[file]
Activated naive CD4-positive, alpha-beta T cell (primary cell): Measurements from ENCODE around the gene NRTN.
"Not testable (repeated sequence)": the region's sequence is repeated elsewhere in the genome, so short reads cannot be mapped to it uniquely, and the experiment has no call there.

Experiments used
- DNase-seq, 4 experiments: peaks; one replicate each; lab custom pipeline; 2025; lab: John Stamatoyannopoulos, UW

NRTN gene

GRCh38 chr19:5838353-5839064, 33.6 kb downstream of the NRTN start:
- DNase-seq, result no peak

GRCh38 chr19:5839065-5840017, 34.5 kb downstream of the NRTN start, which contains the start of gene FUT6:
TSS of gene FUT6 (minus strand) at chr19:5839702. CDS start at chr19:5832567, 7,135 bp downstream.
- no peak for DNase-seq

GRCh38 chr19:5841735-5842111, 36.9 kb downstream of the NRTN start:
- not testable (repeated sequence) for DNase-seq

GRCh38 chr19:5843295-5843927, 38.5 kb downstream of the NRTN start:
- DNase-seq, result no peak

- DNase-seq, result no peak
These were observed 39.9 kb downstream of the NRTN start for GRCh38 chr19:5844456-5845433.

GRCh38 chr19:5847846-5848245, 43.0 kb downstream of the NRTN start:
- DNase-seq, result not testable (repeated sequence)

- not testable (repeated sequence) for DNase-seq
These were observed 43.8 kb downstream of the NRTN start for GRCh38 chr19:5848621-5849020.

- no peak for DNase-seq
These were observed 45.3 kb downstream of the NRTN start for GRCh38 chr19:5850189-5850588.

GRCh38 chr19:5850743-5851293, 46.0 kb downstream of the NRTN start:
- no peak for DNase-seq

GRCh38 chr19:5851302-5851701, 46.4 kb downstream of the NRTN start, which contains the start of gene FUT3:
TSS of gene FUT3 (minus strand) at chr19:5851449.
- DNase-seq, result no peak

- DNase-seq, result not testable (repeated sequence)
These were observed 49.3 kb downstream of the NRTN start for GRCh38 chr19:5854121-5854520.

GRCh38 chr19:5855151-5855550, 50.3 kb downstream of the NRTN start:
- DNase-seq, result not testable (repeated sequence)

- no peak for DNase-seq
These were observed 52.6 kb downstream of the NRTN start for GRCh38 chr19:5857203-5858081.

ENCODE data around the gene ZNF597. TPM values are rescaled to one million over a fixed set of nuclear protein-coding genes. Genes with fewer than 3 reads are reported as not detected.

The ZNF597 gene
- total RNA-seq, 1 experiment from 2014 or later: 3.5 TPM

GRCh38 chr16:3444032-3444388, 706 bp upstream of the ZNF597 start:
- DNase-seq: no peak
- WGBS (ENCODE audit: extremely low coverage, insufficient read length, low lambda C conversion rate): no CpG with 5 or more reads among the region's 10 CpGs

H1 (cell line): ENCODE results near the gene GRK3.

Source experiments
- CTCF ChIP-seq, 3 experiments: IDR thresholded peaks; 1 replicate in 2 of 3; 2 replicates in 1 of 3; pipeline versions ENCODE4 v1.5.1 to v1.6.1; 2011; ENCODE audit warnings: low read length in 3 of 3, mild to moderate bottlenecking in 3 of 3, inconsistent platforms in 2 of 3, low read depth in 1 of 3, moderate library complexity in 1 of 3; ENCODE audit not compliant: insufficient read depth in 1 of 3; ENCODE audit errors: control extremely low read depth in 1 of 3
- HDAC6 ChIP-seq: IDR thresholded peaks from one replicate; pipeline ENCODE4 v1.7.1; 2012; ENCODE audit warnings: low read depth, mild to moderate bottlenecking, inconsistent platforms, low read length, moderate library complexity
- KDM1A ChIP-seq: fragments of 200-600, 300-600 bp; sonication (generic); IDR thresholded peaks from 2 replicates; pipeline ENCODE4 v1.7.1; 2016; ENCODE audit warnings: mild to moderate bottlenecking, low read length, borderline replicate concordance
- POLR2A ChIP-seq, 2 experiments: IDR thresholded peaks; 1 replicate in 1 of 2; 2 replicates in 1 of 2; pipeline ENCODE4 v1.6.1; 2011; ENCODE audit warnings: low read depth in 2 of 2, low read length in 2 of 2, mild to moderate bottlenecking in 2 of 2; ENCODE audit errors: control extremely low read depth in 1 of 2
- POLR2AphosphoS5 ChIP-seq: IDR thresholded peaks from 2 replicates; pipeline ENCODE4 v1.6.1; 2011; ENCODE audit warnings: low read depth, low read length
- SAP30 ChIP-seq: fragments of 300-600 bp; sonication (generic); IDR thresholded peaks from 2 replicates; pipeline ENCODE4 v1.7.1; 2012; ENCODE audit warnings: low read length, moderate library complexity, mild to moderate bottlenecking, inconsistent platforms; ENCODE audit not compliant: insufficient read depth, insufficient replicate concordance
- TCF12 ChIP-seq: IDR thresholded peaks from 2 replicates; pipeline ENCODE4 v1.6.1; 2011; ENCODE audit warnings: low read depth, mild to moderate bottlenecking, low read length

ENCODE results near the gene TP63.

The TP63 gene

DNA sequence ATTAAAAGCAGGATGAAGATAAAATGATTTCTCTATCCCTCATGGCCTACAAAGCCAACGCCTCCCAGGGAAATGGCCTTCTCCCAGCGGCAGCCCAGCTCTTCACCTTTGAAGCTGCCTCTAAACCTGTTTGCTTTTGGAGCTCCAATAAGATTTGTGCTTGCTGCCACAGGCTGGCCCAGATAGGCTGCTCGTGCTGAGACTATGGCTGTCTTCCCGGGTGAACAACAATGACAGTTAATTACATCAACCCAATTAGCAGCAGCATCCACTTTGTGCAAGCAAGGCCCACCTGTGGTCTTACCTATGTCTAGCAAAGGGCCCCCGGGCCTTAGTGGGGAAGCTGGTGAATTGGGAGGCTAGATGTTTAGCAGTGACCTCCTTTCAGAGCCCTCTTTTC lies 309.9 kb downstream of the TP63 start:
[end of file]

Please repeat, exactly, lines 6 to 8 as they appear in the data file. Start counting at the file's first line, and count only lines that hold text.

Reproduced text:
GRCh38 chr19:5838353-5839064, 33.6 kb downstream of the NRTN start:
- DNase-seq, result no peak

GRCh38 chr19:5839065-5840017, 34.5 kb downstream of the NRTN start, which contains the start of gene FUT6: